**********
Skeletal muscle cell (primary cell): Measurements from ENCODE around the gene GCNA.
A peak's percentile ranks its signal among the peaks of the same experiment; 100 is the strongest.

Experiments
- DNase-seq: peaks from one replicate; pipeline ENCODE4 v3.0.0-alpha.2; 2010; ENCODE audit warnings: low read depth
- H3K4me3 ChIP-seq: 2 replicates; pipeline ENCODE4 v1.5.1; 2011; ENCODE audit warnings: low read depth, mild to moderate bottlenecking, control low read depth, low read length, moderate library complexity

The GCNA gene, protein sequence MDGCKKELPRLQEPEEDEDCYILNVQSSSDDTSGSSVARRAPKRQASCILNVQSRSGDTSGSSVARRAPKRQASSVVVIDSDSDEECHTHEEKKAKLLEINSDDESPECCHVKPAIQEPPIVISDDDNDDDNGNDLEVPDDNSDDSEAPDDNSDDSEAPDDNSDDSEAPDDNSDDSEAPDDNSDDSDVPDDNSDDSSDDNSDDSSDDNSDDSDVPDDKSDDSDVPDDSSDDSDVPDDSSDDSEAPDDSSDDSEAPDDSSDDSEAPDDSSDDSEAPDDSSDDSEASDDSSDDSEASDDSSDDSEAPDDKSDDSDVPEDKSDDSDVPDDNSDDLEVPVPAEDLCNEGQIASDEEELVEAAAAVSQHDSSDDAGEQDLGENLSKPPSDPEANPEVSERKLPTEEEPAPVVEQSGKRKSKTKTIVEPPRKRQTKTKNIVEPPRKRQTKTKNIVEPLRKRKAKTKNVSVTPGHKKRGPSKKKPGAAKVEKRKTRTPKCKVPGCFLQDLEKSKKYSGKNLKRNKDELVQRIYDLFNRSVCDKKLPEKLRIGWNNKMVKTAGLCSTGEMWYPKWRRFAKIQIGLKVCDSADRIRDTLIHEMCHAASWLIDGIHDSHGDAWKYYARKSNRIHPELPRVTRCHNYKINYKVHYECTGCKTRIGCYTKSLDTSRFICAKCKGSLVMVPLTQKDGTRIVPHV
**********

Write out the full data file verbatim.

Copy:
Skeletal muscle cell (primary cell): Measurements from ENCODE around the gene GCNA.
A peak's percentile ranks its signal among the peaks of the same experiment; 100 is the strongest.

Experiments
- DNase-seq: peaks from one replicate; pipeline ENCODE4 v3.0.0-alpha.2; 2010; ENCODE audit warnings: low read depth
- H3K4me3 ChIP-seq: 2 replicates; pipeline ENCODE4 v1.5.1; 2011; ENCODE audit warnings: low read depth, mild to moderate bottlenecking, control low read depth, low read length, moderate library complexity

The GCNA gene, protein sequence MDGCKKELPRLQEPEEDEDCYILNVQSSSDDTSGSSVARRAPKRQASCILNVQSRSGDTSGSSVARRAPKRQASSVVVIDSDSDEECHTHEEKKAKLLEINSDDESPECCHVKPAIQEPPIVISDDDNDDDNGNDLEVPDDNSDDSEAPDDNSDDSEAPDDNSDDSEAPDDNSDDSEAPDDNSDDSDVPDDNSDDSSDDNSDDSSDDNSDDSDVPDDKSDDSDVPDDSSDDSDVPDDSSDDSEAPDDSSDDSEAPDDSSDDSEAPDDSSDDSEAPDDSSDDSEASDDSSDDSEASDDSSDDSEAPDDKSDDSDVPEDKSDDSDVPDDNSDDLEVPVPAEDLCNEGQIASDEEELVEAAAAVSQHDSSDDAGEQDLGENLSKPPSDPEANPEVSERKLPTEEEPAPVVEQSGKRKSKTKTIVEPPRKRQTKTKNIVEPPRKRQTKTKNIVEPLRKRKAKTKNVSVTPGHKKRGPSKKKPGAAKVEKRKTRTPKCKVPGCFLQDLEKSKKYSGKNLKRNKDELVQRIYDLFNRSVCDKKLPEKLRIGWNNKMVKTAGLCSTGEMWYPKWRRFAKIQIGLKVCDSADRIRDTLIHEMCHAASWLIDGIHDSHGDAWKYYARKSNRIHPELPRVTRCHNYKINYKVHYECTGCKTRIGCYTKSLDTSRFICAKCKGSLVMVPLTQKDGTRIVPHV